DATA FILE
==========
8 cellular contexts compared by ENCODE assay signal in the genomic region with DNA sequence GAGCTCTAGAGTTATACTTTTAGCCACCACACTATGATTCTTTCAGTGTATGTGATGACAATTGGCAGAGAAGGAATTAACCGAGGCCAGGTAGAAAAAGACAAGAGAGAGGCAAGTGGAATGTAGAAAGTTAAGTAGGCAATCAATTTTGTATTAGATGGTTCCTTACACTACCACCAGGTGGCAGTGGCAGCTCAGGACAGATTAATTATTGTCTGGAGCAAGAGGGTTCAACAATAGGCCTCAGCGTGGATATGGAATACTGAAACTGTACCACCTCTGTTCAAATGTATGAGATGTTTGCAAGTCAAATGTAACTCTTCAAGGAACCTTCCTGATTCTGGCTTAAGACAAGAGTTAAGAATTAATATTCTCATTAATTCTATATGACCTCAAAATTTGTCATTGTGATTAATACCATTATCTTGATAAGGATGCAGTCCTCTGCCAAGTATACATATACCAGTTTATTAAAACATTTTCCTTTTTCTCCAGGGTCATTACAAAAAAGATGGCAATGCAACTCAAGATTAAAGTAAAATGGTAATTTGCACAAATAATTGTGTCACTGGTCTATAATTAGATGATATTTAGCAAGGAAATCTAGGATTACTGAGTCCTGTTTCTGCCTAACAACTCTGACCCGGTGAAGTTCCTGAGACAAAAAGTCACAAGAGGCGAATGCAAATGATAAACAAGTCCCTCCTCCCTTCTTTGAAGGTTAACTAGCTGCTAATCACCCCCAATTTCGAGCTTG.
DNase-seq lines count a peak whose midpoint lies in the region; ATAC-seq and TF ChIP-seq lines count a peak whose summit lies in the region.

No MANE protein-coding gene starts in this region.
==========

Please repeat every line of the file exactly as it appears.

8 cellular contexts compared by ENCODE assay signal in the genomic region with DNA sequence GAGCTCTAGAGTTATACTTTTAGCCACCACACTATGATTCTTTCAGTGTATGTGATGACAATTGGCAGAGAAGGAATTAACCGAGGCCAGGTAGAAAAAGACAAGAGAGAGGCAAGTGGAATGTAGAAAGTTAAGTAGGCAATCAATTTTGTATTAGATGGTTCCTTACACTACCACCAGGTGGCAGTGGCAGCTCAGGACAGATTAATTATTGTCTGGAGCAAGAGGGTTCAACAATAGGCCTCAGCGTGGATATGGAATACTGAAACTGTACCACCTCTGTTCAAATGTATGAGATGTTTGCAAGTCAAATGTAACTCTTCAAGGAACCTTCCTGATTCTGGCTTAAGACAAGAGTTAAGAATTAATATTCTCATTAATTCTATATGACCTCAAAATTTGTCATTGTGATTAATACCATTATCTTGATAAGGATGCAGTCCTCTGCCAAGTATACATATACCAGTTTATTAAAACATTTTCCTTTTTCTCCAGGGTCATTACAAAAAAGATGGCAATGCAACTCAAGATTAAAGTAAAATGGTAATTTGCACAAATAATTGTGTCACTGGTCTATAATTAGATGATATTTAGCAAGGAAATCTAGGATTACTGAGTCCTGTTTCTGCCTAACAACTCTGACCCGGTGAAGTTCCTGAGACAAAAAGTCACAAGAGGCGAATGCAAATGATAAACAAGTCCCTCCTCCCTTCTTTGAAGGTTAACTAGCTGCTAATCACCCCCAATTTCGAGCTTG.
DNase-seq lines count a peak whose midpoint lies in the region; ATAC-seq and TF ChIP-seq lines count a peak whose summit lies in the region.

No MANE protein-coding gene starts in this region.